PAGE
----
Wi-Fi at home has become a staple of daily life for many of us. With computers, tablets, laptops, phones, game systems, and more connecting to the internet (without the mess of wiring), we’ve become used to the convenience of Wi-Fi. As magically useful as it can be, your home Wi-Fi network and internet router can also be a sneaky gateway for cyberattacks from outsiders to gain access to your information.

You’ve likely set up a password for your home Wi-Fi network, but unfortunately, a simple password isn’t always enough to protect you fully. Online hackers can take advantage of weak Wi-Fi security to track your online activity, view sensitive information, and even launch malicious cyberattacks. Luckily, there are several measures you can take to reinforce your protection and fend off hackers.

Attackers frequently use preconfigured programs to try and “hack” your network based on its information and vulnerabilities. By obscuring your basic network information and by updating your passwords, the chance of a hacker’s success will drop considerably.

Check out these tips to make your home network less of a target:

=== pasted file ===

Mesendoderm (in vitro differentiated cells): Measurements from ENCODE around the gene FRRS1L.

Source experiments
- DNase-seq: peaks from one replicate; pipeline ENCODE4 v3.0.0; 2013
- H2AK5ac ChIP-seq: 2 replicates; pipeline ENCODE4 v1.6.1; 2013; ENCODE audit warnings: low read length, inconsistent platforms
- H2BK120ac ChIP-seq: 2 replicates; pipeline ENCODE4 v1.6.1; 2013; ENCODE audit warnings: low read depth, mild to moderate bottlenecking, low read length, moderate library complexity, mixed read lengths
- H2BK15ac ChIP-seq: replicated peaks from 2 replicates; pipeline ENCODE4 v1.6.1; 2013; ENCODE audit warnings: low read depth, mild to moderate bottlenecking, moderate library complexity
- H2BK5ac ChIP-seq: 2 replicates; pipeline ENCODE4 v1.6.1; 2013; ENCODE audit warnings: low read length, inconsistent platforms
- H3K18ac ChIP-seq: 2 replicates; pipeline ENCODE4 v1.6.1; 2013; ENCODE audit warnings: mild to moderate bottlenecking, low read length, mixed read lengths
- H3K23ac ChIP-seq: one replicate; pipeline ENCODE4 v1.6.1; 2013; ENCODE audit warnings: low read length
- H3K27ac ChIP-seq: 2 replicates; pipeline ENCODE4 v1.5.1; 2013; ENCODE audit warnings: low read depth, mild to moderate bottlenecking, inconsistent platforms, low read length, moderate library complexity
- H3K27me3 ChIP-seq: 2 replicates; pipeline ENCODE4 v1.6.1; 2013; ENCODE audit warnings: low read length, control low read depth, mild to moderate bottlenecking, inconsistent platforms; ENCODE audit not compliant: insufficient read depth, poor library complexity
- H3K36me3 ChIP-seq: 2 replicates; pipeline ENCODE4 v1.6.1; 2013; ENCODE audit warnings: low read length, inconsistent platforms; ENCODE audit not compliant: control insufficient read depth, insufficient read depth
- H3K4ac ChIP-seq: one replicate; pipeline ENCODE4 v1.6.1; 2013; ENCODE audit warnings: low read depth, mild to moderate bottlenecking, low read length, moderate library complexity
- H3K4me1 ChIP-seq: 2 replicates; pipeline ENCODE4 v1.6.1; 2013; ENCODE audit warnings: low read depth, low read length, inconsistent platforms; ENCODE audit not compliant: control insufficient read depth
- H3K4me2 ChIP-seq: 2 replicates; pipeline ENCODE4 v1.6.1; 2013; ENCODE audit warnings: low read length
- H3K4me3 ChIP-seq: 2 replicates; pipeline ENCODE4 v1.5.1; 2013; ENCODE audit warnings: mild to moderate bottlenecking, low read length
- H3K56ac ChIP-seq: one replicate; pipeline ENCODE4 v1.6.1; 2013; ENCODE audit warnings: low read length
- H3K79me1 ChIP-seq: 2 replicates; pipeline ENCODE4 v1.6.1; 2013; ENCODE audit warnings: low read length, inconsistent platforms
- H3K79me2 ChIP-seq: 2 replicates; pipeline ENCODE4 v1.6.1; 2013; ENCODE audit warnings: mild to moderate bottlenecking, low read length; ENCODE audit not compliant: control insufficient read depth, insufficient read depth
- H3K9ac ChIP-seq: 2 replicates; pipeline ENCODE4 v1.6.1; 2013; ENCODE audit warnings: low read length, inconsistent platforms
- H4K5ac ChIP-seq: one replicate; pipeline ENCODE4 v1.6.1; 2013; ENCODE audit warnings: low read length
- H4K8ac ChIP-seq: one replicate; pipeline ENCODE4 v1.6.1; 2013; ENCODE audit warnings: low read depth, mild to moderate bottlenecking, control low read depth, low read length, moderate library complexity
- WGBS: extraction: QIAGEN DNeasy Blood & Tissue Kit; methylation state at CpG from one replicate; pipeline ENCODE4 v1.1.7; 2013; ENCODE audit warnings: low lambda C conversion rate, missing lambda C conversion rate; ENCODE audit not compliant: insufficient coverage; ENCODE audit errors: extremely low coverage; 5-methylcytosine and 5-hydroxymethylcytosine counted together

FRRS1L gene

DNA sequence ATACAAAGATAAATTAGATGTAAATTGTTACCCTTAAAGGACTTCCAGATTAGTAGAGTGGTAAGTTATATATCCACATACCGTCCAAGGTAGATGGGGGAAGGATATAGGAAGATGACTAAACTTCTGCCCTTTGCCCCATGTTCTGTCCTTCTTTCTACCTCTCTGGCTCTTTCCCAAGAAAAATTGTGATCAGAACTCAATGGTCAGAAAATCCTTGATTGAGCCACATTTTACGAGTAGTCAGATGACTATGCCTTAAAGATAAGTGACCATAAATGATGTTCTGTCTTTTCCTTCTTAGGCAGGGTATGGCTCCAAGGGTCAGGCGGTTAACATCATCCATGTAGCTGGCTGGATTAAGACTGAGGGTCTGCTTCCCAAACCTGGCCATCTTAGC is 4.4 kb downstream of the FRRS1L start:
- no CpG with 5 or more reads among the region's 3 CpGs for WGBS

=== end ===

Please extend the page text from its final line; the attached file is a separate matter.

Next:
1. First, you will need to know how to log into your Wi-Fi router. For more information on this process, please see this article for instructions.
  2. Change your router login name and change the password you used to log into your router. Make sure you choose a complex password (see “Passwords and Furry Friends” for more information!).
  3. Your “SSID” is the network name of your Wi-Fi. Whenever someone wants to sign onto your network, this is the WiFi name that will show up on their device. The default name is set by the manufacturer and widely known. Change this name, and no one will know which manufacturer you are using—this will help protect you from hackers’ tricks tailored to that specific product.
  4. You can also change the password needed to access your Wi-Fi. Once again, have some fun with this, and be sure to pick a complex password. You can change this regularly to create an even stronger barrier of protection.
  5. If you want extra security, most router manufacturers let you monitor the devices on your Wi-Fi network. In other words, you can choose to “allow” or “reject” any new devices that sneakily try to access your network.

Bottom line is: Wi-Fi is an incredible resource, but it also requires a degree of responsibility to keep it secure. Try out a few of the tricks above to reinforce your protection.